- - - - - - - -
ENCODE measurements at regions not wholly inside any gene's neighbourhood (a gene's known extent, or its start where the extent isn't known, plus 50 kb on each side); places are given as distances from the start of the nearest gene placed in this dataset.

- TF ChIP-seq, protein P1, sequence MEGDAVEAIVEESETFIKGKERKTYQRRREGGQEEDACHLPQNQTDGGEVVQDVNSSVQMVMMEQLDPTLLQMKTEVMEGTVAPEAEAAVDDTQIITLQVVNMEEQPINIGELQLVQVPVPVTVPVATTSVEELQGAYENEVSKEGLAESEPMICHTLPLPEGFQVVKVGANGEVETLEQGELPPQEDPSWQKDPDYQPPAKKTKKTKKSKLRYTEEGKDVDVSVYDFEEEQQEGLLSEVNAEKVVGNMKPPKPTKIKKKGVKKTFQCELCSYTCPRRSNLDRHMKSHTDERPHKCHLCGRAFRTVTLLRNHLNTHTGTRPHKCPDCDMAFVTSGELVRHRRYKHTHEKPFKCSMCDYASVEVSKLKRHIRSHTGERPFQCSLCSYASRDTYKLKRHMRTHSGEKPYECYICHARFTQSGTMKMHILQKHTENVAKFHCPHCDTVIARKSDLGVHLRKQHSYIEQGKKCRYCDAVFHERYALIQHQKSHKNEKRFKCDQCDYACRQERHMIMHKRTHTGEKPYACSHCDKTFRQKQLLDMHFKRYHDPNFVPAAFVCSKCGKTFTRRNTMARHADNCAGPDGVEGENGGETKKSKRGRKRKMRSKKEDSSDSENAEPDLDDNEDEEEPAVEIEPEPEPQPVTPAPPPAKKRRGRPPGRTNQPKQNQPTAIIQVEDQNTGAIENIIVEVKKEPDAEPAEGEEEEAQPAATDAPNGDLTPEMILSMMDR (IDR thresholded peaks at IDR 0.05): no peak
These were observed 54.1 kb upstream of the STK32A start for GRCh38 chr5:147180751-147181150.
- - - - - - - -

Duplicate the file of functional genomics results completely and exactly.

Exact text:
ENCODE measurements at regions not wholly inside any gene's neighbourhood (a gene's known extent, or its start where the extent isn't known, plus 50 kb on each side); places are given as distances from the start of the nearest gene placed in this dataset.

- TF ChIP-seq, protein P1, sequence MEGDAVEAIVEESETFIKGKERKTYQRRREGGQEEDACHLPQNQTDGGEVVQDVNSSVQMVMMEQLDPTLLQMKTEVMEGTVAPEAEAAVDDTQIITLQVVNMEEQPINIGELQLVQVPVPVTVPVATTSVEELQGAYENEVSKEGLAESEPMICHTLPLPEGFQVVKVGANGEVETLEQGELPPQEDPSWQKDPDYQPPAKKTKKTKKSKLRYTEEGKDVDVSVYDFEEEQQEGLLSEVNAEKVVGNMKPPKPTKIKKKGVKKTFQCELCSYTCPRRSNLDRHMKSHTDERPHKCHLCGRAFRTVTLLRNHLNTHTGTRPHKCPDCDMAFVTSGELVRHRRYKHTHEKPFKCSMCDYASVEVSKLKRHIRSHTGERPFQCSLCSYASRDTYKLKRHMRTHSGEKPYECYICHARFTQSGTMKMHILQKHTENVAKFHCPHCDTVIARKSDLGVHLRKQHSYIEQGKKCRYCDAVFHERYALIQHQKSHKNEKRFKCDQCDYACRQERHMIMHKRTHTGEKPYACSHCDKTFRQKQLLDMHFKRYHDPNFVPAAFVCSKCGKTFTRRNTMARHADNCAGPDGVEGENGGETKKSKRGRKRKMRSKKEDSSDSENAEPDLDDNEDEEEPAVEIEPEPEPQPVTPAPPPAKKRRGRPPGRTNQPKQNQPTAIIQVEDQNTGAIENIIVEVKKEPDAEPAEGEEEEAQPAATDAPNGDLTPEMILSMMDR (IDR thresholded peaks at IDR 0.05): no peak
These were observed 54.1 kb upstream of the STK32A start for GRCh38 chr5:147180751-147181150.